In a nutshell
The authors evaluated the risk of autoimmune disease development in patients starting a dipeptidyl peptidase inhibitor for type 2 diabetes.
Dipeptidyl peptidase-4 (DPP4) is a protein that plays a major role in glucose metabolism. DPP4-inhbitors such as linagliptin (Tradjenta), saxagliptin (Onglyza) and sitagliptin (Januvia) are used alone or in conjunction with other drugs as oral glucose-lowering drugs in type 2 diabetes. However, DPP4 is expressed on many cells, including T-lymphocytes and macrophages, cells of the immune system. To date, the effect of DPP4 inhibitors on the immune system, particularly on autoimmune disorders (disorders in which the immune system becomes overactive and attacks healthy body tissue) is not well known.
The objective of this study was to estimate the risk of autoimmune disease in patients starting a DPP4-inhbitor drug compared to patients starting a non-DPP4 inhibitor oral hypoglycemic (glucose-lowering) agent.
Methods & findings
Thestudy evaluated commercial insurance-claims data from 73,928 patients who had at least one dispensing for a DPP4 inhibitor during the study period and 163,062 patients who had at least one dispensing for a non-DPP4 inhibitor drug during the study period. The average follow-up was 0.74 years for those taking DPP4 inhibitors and 0.72 years for those taking non-DPP4 inhibitors. Outcomes of interest were development of rheumatoid arthritis (painful inflammation of the joints) or other autoimmune diseases such as systemic lupus erythematosus (the body mistakenly attacks healthy tissue in the skin, joints, kidneys brain and other organs), psoriasis (skin disease marked by red, itchy, scaly patches), psoriatic arthritis (arthritis associated with psoriasis), multiple sclerosis (damage to nerve cells in the brain and spinal cord) and inflammatory bowel disease (inflammatory conditions in the colon and small intestine).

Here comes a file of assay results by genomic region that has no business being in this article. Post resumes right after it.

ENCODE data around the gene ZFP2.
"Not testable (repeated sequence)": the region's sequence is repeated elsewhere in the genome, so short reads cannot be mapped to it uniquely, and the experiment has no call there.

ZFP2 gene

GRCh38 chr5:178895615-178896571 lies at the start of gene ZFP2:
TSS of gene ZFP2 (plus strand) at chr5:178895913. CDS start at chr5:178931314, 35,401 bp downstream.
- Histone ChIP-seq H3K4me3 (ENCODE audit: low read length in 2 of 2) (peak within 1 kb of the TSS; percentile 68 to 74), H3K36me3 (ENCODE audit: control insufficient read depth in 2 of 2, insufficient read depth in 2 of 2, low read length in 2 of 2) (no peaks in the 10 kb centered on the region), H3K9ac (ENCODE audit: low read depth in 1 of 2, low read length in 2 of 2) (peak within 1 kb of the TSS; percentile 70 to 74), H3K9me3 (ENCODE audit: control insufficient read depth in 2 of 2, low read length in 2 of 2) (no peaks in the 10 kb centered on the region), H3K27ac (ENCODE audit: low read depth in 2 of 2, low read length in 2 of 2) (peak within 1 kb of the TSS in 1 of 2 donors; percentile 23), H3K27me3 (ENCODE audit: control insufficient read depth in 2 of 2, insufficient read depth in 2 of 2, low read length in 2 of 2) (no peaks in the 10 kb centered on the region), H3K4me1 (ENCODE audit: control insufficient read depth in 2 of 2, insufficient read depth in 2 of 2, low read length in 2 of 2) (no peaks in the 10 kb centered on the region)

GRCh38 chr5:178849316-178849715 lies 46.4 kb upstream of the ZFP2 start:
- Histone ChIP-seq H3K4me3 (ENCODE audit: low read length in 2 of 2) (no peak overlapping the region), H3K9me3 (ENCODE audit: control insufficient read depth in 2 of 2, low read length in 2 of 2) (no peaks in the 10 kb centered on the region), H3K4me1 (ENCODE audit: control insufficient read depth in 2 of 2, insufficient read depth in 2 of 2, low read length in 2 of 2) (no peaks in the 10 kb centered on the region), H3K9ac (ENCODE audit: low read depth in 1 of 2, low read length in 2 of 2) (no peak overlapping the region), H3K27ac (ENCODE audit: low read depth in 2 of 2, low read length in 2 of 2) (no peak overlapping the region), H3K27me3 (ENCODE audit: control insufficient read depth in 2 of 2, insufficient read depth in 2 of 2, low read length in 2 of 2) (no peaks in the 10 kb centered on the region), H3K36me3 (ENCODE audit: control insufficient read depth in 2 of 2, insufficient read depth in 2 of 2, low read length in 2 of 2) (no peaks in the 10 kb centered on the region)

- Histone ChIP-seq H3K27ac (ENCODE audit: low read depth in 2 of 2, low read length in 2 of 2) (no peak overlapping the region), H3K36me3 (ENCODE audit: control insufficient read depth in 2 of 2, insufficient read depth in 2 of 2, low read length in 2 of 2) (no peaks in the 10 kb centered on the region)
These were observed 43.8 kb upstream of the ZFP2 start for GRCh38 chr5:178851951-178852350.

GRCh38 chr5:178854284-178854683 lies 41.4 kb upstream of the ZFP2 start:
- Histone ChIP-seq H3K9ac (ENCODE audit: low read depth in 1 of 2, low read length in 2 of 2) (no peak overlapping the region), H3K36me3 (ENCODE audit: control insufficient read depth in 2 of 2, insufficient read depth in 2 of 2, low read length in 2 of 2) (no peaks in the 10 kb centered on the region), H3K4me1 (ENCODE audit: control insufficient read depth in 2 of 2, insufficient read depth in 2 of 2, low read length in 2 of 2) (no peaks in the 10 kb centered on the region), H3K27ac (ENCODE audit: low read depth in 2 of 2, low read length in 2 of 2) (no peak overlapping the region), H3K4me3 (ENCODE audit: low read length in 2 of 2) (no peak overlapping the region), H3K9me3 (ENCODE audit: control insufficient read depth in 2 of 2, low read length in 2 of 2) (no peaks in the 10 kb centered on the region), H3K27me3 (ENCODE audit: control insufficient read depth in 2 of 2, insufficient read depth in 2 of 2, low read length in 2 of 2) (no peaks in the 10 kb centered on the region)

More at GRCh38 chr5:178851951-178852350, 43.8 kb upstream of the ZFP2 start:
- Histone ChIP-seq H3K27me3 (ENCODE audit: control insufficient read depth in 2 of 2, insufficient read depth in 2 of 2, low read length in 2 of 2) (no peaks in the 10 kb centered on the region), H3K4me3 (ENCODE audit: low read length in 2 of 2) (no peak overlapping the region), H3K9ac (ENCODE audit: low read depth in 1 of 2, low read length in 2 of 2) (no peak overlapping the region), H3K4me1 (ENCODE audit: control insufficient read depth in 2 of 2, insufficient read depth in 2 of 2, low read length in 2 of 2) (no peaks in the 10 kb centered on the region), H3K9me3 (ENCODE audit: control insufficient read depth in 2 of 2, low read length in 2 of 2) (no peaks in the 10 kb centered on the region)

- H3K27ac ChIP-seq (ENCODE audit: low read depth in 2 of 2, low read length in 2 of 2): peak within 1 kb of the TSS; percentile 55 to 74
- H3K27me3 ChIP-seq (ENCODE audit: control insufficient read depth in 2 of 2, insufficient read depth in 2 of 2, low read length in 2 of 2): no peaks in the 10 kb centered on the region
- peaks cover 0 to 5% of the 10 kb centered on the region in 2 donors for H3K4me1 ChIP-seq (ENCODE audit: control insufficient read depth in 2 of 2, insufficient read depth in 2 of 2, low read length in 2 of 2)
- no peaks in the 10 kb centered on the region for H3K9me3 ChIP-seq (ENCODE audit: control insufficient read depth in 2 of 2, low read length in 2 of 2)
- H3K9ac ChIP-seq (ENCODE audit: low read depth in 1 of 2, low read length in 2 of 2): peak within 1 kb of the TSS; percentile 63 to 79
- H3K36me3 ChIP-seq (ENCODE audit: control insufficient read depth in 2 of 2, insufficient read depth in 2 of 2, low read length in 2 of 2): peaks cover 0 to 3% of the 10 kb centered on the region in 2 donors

Overall, there were 179 patients diagnosed with rheumatoid arthritis, 249 with other autoimmune disease and 424 with composite (overall) autoimmune disease after the initiation of either therapy.
The risk of rheumatoid arthritis within 365 days of follow-up was reduced by 34% in patients taking DPP4 inhibitors compared to those taking non-DPP4 inhibitors. The risk of other autoimmune disease within the same period was reduced by 27% in those taking DPP4 inhibitors compared to those taking non-DPP4 inhibitors. The risk of composite (all) autoimmune disease was reduced by 32% in those taking DPP4 inhibitors compared to those taking non-DPP4 inhibitors.
The risk of composite autoimmune disease was also deemed to be reduced by 47% for those taking DPP4 inhibitors compared to patients taking sulfonylureas (glimepiride;Amaryl, glipizide;Glucotrol).
The bottom line
The authors concluded that initiation of DPP4 inhibition therapy was associated with a decreased risk of autoimmune disease compared to non-DPP4 initiation therapy.
The fine print
The 12-month follow up may not have been long enough to account for all potential confounders.
Published By :
Annals of the rheumatic diseases
Jun 11, 2014
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